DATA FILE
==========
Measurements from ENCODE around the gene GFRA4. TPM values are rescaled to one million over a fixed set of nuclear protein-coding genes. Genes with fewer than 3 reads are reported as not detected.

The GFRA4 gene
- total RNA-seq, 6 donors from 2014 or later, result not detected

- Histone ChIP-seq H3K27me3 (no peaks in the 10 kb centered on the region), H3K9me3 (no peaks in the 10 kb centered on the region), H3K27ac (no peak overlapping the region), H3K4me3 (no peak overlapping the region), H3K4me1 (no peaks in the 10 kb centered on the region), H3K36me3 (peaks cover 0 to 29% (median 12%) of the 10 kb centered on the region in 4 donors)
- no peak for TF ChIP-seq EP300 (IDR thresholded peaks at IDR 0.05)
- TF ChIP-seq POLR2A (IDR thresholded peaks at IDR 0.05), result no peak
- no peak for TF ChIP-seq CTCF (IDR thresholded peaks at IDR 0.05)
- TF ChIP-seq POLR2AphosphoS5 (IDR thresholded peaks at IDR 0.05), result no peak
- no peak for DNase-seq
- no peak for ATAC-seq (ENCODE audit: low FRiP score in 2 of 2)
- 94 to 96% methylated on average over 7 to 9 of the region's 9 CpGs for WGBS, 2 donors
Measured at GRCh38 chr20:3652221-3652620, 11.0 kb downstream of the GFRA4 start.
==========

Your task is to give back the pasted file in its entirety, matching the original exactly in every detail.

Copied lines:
Measurements from ENCODE around the gene GFRA4. TPM values are rescaled to one million over a fixed set of nuclear protein-coding genes. Genes with fewer than 3 reads are reported as not detected.

The GFRA4 gene
- total RNA-seq, 6 donors from 2014 or later, result not detected

- Histone ChIP-seq H3K27me3 (no peaks in the 10 kb centered on the region), H3K9me3 (no peaks in the 10 kb centered on the region), H3K27ac (no peak overlapping the region), H3K4me3 (no peak overlapping the region), H3K4me1 (no peaks in the 10 kb centered on the region), H3K36me3 (peaks cover 0 to 29% (median 12%) of the 10 kb centered on the region in 4 donors)
- no peak for TF ChIP-seq EP300 (IDR thresholded peaks at IDR 0.05)
- TF ChIP-seq POLR2A (IDR thresholded peaks at IDR 0.05), result no peak
- no peak for TF ChIP-seq CTCF (IDR thresholded peaks at IDR 0.05)
- TF ChIP-seq POLR2AphosphoS5 (IDR thresholded peaks at IDR 0.05), result no peak
- no peak for DNase-seq
- no peak for ATAC-seq (ENCODE audit: low FRiP score in 2 of 2)
- 94 to 96% methylated on average over 7 to 9 of the region's 9 CpGs for WGBS, 2 donors
Measured at GRCh38 chr20:3652221-3652620, 11.0 kb downstream of the GFRA4 start.